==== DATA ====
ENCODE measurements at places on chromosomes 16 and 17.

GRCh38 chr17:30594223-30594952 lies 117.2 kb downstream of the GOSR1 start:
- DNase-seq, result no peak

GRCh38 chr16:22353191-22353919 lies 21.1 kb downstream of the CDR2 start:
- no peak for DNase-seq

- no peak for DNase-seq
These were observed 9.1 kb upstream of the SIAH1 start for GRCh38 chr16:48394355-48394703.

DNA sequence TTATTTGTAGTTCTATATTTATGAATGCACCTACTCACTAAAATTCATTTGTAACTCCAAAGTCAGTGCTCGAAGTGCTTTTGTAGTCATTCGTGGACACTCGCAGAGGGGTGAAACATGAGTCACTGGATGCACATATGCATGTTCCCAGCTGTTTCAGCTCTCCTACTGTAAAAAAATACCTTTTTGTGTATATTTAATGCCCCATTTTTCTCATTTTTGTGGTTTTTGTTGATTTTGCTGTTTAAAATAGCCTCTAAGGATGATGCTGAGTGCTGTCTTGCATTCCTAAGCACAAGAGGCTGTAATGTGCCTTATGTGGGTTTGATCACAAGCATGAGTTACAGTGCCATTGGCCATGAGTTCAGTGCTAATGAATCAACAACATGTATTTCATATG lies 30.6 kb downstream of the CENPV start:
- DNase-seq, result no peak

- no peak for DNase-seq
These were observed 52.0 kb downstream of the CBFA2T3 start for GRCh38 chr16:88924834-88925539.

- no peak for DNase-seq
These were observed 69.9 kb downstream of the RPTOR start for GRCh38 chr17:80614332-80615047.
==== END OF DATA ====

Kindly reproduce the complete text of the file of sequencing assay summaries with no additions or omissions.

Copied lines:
ENCODE measurements at places on chromosomes 16 and 17.

GRCh38 chr17:30594223-30594952 lies 117.2 kb downstream of the GOSR1 start:
- DNase-seq, result no peak

GRCh38 chr16:22353191-22353919 lies 21.1 kb downstream of the CDR2 start:
- no peak for DNase-seq

- no peak for DNase-seq
These were observed 9.1 kb upstream of the SIAH1 start for GRCh38 chr16:48394355-48394703.

DNA sequence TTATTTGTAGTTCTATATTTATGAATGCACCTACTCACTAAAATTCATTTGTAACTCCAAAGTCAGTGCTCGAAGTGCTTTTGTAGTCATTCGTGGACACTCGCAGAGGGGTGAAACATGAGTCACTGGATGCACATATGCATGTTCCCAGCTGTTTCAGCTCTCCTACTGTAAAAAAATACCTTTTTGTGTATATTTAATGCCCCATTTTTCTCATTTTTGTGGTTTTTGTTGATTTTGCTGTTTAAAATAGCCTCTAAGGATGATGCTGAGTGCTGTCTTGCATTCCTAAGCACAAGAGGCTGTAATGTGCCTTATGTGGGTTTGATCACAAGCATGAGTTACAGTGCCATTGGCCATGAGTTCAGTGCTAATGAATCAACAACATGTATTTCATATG lies 30.6 kb downstream of the CENPV start:
- DNase-seq, result no peak

- no peak for DNase-seq
These were observed 52.0 kb downstream of the CBFA2T3 start for GRCh38 chr16:88924834-88925539.

- no peak for DNase-seq
These were observed 69.9 kb downstream of the RPTOR start for GRCh38 chr17:80614332-80615047.